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The question can be unpacked, as religion consists of a number of elements, only some of which may be innate. First, does the human brain have a proclivity to make and find meaning in myth, or sacred narrative? Claude Levi-Strauss thought so. He theorized that myth is a way in which the mind holds without reconciling opposites such as life and death. For example, the notion of resurrection maintains the duality of life and death without resolving their opposition. The resurrected Christ walks through a door but is hungry and eats a fish. The tension in the myth is not resolved; rather, the opposition between life and death is transcended. It is the human discomfort with unresolved basic oppositions that spurs the mind on to mythmaking, according the Levi-Strauss. Just because myth or sacred narrative (e.g., the Passion story) serves a purpose does not mean that mythmaking or believing in a living myth is innate. Automobiles serve a purpose in transporting humans, but cars are not innate. So too, religious story may be an external tool. In fact, a religion’s mythology or sacred story can be distinguished from dreams, which are innate. In other words, myths are formed externally, whereas dreams are entirely manufactured by the mind during sleep. For example, a myth could be created out of a conversation between co-religionists. Their own agendas, and at the very least their intentions, can impact the story. Peter’s followers may have added the part about Jesus giving the keys to Peter, for example. Such strategizing makes the myth at least in part artificial. Moreover, the content of some myths is different from the world in which we live that myth-making may be artificial rather than natural. It is not as if the notion of the world beginning as an egg, as in Hinduism, automatically occurs to Hindu children. The myth must be conveyed externally.

Second, the act of worship can be distinguished from the cognitive activity in myth-making and believing. Do humans have an innate proclivity to worship? Here belief in the object to be worshipped can be distinguished from worshipping as an activity. Taking the object itself, are the divine attributes and descriptions innate or manufactured? The answer may be found by investigating whether young children untouched by a religion think about a transcendent object of the sort that would be worshipped. I don’t know the answer to this question, but I suspect that the developed theologies of the established religions do not naturally spring from young minds untouched by religious instruction.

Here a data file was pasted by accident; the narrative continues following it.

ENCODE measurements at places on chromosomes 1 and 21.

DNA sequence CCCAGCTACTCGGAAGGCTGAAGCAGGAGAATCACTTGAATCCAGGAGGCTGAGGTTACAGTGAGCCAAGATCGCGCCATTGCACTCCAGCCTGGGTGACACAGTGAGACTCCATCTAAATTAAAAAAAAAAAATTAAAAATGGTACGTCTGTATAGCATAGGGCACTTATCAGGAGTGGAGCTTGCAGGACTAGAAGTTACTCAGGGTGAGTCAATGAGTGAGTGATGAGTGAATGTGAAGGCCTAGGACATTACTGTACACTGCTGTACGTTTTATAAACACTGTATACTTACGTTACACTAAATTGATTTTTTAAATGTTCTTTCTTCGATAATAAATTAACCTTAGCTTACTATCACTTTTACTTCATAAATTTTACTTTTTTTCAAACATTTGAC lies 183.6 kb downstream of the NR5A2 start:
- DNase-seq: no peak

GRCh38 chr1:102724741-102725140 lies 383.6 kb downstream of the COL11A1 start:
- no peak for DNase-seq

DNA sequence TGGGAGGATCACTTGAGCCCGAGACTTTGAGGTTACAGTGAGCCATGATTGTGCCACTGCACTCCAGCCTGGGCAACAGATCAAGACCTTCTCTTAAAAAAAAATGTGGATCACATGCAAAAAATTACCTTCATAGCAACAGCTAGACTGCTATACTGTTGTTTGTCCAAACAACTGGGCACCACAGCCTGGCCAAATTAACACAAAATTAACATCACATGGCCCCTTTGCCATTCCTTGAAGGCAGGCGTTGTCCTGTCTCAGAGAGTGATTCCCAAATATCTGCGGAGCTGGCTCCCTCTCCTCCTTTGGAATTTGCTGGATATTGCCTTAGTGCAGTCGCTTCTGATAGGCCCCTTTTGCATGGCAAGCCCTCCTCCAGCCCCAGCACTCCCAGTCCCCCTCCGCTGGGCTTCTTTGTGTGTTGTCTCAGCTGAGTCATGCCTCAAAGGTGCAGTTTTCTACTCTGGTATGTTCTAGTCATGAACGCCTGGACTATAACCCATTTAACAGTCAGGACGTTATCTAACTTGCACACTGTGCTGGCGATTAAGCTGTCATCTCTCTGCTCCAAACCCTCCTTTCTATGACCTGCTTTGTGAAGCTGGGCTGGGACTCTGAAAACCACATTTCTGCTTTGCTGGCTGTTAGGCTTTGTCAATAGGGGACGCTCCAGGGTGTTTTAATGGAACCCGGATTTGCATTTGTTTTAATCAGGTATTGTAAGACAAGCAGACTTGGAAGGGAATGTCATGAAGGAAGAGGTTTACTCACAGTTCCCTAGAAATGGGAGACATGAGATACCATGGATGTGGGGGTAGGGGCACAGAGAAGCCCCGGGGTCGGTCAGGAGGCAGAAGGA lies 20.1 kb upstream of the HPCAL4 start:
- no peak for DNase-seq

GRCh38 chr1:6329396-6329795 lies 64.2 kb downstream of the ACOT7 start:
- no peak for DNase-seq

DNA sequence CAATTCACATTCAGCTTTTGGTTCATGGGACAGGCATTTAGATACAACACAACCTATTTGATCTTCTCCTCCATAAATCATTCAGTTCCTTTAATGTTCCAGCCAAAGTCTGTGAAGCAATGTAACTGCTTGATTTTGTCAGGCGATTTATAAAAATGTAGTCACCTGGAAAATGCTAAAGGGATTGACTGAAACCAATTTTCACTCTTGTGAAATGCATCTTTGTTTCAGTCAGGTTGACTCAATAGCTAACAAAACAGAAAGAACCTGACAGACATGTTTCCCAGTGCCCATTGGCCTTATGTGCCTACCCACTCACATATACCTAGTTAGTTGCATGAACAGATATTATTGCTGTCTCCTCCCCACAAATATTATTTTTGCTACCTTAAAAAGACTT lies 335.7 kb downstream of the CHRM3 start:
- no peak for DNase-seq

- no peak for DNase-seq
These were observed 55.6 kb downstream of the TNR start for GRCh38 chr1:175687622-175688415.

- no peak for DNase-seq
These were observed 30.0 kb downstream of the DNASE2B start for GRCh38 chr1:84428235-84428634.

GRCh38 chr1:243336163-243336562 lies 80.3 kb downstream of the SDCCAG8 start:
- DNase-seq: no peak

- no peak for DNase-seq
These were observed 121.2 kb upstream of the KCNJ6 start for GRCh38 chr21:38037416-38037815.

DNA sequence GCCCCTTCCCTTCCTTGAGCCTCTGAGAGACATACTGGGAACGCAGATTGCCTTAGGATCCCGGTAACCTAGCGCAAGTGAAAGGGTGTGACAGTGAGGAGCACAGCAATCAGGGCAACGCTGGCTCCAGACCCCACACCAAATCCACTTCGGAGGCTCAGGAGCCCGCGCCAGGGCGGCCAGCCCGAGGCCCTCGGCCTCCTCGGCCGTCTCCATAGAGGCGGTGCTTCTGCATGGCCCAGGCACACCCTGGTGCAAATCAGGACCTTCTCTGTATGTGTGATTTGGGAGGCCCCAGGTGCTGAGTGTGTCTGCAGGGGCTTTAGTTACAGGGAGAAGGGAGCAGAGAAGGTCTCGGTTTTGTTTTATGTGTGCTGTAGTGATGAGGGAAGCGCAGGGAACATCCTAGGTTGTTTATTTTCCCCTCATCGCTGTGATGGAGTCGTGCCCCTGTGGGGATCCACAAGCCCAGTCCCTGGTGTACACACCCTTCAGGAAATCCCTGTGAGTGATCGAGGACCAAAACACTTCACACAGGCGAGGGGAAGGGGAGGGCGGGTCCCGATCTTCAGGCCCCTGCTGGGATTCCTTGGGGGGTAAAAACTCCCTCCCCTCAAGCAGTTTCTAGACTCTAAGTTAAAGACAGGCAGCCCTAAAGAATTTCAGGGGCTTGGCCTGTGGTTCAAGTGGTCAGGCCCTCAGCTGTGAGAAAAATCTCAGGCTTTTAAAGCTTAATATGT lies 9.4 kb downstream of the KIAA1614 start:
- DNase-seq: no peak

For example, viewing God as “Father” does not automatically follow from a sense of God as a power or even as the source of Creation. We don’t view seeds as the fathers of plants. We don’t think of lava as the father of a volcano. To project the concept of father onto metaphysical concepts is anthropomorphic, which means ascribing human characteristics or relations to non-human objects. Even to say “that plant is happy there” is anthropomorphic. To apply a human characteristic to something not of the world is even more of a stretched. Hume suggests that it is difficult for the human mind to hold on to an idea of invisible divine simplicity (e.g. God as the One—Plotinus’s notion) that the mind adds anthropomorphic “layers” onto the pure idea. A religion thus becomes increasingly about us until it is finally discredited as too much “of the world.”

One might be tempted to conclude that divine simplicity is therefore innate. However, if such an idea is difficult for a human mind to embrace, it is not likely that the idea comes from the mind. Rather, it is more likely external to the mind, interlarded from an external source such as a parent or religious teacher. If the human mind naturally has any internally-sourced sense of a religious or spiritual phenomenon, thing or entity, it is likely vague and mostly undefined in a cognitive sense. It is unlikely that “God is one in essence” would spontaneously dawn on a boy as he walks through the woods or down a residential street. Instead, such a lad might be inclined to wonder, and thus have a sense of mystery. “Why does the sun move so regularly?” he might wonder. “Is there a bigger force behind it? Will the sun always rise and set? What happens to me after I die? Grandma died—is she somewhere hidden? I’m just a boy. Is there something larger out there that I don’t see?” The boy might have a sense of himself and even the world he knows as somehow part of something bigger, as when he looks out at all the stars on a clear warm night. “Is there any limit? Any end?” He might have a sense of himself as small relative to what he observes, whether it be the myriad of stars or a powerful storm. He would be apt to have awe for the infinity and power, respectively, even though you or I might tell him that neither infinite space nor forces of nature are themselves divine. When he gets older, he might explain that what he had observed as a child gave him an intuitive sense of bigness, and thus of beyondness. From this standpoint, the emphasis that some religions place on creed is rather contrived, or artificial in nature.